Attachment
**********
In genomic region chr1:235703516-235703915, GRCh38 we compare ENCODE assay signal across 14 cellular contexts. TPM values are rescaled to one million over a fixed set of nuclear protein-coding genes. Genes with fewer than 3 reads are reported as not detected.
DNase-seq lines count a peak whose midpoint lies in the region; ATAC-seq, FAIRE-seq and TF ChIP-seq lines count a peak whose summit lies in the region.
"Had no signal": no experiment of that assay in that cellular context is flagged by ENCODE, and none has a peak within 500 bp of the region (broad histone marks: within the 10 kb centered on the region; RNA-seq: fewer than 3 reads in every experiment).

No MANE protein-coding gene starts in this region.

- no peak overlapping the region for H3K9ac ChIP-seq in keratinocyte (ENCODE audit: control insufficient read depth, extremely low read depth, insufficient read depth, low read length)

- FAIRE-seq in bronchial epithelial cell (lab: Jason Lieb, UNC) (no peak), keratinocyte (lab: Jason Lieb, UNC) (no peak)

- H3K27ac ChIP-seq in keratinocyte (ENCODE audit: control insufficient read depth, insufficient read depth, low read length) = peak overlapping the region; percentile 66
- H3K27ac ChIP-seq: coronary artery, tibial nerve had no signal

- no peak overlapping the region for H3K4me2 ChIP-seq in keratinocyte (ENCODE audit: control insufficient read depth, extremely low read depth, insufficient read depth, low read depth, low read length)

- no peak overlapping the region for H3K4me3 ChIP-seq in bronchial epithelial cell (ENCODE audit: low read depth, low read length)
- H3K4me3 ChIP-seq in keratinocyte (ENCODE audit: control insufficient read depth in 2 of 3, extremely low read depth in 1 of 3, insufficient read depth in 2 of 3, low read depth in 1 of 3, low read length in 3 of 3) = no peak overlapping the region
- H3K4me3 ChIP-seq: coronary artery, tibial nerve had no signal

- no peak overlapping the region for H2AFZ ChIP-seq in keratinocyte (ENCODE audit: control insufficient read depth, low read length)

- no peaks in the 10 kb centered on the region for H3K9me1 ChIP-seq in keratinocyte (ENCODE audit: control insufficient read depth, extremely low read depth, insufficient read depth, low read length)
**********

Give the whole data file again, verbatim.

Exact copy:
In genomic region chr1:235703516-235703915, GRCh38 we compare ENCODE assay signal across 14 cellular contexts. TPM values are rescaled to one million over a fixed set of nuclear protein-coding genes. Genes with fewer than 3 reads are reported as not detected.
DNase-seq lines count a peak whose midpoint lies in the region; ATAC-seq, FAIRE-seq and TF ChIP-seq lines count a peak whose summit lies in the region.
"Had no signal": no experiment of that assay in that cellular context is flagged by ENCODE, and none has a peak within 500 bp of the region (broad histone marks: within the 10 kb centered on the region; RNA-seq: fewer than 3 reads in every experiment).

No MANE protein-coding gene starts in this region.

- no peak overlapping the region for H3K9ac ChIP-seq in keratinocyte (ENCODE audit: control insufficient read depth, extremely low read depth, insufficient read depth, low read length)

- FAIRE-seq in bronchial epithelial cell (lab: Jason Lieb, UNC) (no peak), keratinocyte (lab: Jason Lieb, UNC) (no peak)

- H3K27ac ChIP-seq in keratinocyte (ENCODE audit: control insufficient read depth, insufficient read depth, low read length) = peak overlapping the region; percentile 66
- H3K27ac ChIP-seq: coronary artery, tibial nerve had no signal

- no peak overlapping the region for H3K4me2 ChIP-seq in keratinocyte (ENCODE audit: control insufficient read depth, extremely low read depth, insufficient read depth, low read depth, low read length)

- no peak overlapping the region for H3K4me3 ChIP-seq in bronchial epithelial cell (ENCODE audit: low read depth, low read length)
- H3K4me3 ChIP-seq in keratinocyte (ENCODE audit: control insufficient read depth in 2 of 3, extremely low read depth in 1 of 3, insufficient read depth in 2 of 3, low read depth in 1 of 3, low read length in 3 of 3) = no peak overlapping the region
- H3K4me3 ChIP-seq: coronary artery, tibial nerve had no signal

- no peak overlapping the region for H2AFZ ChIP-seq in keratinocyte (ENCODE audit: control insufficient read depth, low read length)

- no peaks in the 10 kb centered on the region for H3K9me1 ChIP-seq in keratinocyte (ENCODE audit: control insufficient read depth, extremely low read depth, insufficient read depth, low read length)